Gone Is Gone - Echolocation
Rise Records
Alt Rock/Metal
12 songs (55:01)
Release year: 2017
Reviewed by Goat

A supergroup consisting of Mastodon’s Troy Sanders, Queens of the Stone Age’s Troy Van Leeuwen, At The Drive In’s Tony Hajjar, and multi-instrumentalist/composer/mate of the others Mike Zarin, Gone is Gone feels relaxed and unfocused, something for the members to do for fun outside their day jobs. An alt-metal Traveling Wilburys, you could say, and you’d be right, although the sound of talented musicians relaxing and having fun doesn’t always translate to good music across the board. It’s easy to look at that line-up, for one, and think that this will lean towards the softer side of rock, and this is only partially untrue thanks to how varied and disparate Echolocation is. Opener Sentient, for example, is an ambient-infused atmospheric piece with groovy riffs partway through, sounding like a very miserable Deftones. It’s not bad thanks to some compelling guitarwork, but goes on a little too long; Chino Moreno and crew are so good because they know restraint. The following Gift, meanwhile, is a groovy rocker the likes of which Queens of the Stone Age were pumping out years ago, very different in style and tone. Getting a handle on precisely what Gone is Gone are about beyond whatever they’re feeling like at that precise moment is tough.

Still, for what Echolocation is, it’s not bad. Each member can play their instrument, and although I prefer Van Leeuwen’s melodic backing singing to Sanders’ acquired taste singing (he was far better as part of Mastodon’s revolving vocal squad) he’s perfectly decent here, lending a peculiarly languid catchiness to the likes of Resurge and contrasting well with Van Leeuwen. The band slips too easily into Queens of the Stone Age territory a lot of the time, and indeed that’s probably the closest band to what we have here; a little more At The Drive In and a lot more Mastodon would have made for a more energetic, infectious album. Instead, there are plenty of outright dull tracks like Dublin and Colourfade, slow and soft, dragging themselves on and on, built around ambient soundscape and backing percussion that can’t help but feel listless compared to more upbeat fare like Ornament, practically anthemic in comparison.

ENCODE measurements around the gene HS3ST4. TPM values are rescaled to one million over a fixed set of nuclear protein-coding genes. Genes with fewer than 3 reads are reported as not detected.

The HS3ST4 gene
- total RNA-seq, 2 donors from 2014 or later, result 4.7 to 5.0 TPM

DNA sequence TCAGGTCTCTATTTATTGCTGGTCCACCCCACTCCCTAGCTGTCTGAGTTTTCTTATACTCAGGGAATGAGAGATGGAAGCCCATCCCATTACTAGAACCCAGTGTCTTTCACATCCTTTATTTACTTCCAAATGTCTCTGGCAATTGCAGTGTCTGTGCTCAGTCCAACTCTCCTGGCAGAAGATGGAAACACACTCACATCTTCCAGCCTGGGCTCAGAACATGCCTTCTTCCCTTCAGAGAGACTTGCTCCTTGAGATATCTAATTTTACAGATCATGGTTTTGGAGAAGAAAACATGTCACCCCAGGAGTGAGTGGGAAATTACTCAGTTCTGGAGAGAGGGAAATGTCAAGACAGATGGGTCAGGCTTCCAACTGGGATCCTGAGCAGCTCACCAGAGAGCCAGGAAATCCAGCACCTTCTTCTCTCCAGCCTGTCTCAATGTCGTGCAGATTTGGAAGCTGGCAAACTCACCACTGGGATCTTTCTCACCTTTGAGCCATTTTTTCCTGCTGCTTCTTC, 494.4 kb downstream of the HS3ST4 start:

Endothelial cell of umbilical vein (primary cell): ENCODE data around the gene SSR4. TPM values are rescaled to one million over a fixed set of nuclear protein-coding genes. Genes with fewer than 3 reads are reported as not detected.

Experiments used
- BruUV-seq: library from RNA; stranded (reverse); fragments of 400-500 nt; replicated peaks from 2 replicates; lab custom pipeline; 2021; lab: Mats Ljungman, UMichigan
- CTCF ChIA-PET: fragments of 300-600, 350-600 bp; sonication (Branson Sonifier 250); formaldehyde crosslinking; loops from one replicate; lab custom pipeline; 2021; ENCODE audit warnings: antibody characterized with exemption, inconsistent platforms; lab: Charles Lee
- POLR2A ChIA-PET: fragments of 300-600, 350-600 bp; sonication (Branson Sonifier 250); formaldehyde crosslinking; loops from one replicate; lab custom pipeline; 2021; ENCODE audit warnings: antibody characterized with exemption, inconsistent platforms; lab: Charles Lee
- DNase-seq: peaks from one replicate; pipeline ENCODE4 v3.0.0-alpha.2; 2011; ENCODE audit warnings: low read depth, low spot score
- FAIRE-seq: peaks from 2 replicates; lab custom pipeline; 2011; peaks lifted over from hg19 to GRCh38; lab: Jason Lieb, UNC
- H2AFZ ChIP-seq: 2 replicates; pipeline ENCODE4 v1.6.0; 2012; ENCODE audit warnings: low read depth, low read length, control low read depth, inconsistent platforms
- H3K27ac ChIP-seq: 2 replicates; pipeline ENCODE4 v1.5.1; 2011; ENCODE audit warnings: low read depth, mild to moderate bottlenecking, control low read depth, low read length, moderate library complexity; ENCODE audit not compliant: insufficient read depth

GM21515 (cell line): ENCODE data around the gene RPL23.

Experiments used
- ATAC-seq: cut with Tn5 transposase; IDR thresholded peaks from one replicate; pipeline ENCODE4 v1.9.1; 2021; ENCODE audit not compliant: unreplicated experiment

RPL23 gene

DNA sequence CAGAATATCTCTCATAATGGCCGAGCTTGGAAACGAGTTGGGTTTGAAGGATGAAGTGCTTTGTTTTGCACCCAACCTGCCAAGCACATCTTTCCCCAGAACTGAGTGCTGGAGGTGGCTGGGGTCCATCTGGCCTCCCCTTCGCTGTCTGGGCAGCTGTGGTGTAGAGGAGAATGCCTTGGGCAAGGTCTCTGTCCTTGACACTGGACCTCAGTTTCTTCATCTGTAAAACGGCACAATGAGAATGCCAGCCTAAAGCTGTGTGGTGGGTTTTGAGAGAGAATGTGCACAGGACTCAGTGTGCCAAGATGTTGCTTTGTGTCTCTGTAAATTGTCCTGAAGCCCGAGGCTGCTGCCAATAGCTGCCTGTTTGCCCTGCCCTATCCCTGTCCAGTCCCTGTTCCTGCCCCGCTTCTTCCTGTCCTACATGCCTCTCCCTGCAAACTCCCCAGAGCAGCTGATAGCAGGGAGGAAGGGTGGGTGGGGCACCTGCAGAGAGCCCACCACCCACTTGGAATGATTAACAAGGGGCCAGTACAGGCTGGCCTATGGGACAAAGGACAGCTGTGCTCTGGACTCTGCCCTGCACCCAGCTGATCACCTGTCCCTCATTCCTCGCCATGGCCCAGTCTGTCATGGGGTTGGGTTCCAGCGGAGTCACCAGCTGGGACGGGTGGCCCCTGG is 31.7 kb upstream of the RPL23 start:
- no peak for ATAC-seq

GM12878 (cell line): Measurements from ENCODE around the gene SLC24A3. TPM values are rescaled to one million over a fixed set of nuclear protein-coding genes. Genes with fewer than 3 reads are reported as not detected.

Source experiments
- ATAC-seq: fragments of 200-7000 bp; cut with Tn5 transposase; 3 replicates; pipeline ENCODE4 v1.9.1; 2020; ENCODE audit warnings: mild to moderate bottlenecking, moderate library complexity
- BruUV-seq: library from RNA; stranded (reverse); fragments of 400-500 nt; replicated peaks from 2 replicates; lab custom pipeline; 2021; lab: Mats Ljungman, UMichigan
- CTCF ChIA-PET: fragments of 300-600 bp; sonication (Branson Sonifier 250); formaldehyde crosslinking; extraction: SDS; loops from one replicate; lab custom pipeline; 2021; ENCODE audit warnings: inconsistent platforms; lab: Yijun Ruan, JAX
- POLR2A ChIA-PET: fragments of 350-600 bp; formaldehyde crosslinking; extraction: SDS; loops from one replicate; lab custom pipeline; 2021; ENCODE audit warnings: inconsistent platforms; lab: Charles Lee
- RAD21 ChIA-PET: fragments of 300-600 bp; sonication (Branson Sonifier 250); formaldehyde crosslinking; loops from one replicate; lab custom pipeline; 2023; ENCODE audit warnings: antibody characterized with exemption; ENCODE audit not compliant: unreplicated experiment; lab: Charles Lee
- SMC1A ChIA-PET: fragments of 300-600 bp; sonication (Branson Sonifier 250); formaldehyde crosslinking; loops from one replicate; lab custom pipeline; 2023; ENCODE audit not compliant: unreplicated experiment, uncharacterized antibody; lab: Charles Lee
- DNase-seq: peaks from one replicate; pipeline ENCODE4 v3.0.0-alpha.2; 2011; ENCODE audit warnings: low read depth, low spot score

It all seems pretty post-millennial, from the music to the colourful but meaningless artwork, and makes me feel oddly nostalgic, although it’s hard to recommend unless you really want to hear this particular group of musicians. Pawns, for instance, outside of a fun rhythm section interplay in the intro, sounds like modern Mastodon covering early Muse, something I’d definitely roll my eyes at if it popped up on the next album from the band that brought us Remission and Leviathan! Roads is largely electronic and Nine Inch Nailsy, while the quirky rock of Slow Awakening and its heavier following cousin piece Fast Awakening are forgettable. The closing title track is one of the better atmospheric pieces, although by then you’ve sat through most of a 55-minute album and it’s hard to care too much. Gone Is Gone need to make their music far less casual and more serious if they want it to be taken the same.

Killing Songs :
Sentient, Gift, Ornament, Echolocation
Goat quoted 60 / 100
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